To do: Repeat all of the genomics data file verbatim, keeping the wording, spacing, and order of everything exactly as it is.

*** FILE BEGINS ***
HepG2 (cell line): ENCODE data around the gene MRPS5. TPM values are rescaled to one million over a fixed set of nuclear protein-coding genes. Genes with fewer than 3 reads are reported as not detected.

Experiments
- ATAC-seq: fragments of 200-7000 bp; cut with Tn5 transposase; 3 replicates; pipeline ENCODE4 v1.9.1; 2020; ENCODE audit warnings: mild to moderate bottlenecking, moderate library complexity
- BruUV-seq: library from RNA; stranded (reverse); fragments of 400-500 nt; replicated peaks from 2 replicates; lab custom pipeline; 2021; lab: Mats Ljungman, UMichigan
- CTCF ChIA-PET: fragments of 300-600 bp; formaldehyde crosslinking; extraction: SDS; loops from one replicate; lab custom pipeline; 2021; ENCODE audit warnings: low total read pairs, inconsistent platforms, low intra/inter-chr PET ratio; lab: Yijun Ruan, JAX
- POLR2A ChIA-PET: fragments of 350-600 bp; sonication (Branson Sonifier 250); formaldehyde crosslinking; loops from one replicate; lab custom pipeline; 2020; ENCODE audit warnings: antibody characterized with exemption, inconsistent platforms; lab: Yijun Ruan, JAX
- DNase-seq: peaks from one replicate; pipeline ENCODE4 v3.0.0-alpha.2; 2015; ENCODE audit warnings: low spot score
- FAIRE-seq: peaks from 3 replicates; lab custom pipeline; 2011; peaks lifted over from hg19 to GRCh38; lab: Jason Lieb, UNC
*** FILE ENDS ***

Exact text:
HepG2 (cell line): ENCODE data around the gene MRPS5. TPM values are rescaled to one million over a fixed set of nuclear protein-coding genes. Genes with fewer than 3 reads are reported as not detected.

Experiments
- ATAC-seq: fragments of 200-7000 bp; cut with Tn5 transposase; 3 replicates; pipeline ENCODE4 v1.9.1; 2020; ENCODE audit warnings: mild to moderate bottlenecking, moderate library complexity
- BruUV-seq: library from RNA; stranded (reverse); fragments of 400-500 nt; replicated peaks from 2 replicates; lab custom pipeline; 2021; lab: Mats Ljungman, UMichigan
- CTCF ChIA-PET: fragments of 300-600 bp; formaldehyde crosslinking; extraction: SDS; loops from one replicate; lab custom pipeline; 2021; ENCODE audit warnings: low total read pairs, inconsistent platforms, low intra/inter-chr PET ratio; lab: Yijun Ruan, JAX
- POLR2A ChIA-PET: fragments of 350-600 bp; sonication (Branson Sonifier 250); formaldehyde crosslinking; loops from one replicate; lab custom pipeline; 2020; ENCODE audit warnings: antibody characterized with exemption, inconsistent platforms; lab: Yijun Ruan, JAX
- DNase-seq: peaks from one replicate; pipeline ENCODE4 v3.0.0-alpha.2; 2015; ENCODE audit warnings: low spot score
- FAIRE-seq: peaks from 3 replicates; lab custom pipeline; 2011; peaks lifted over from hg19 to GRCh38; lab: Jason Lieb, UNC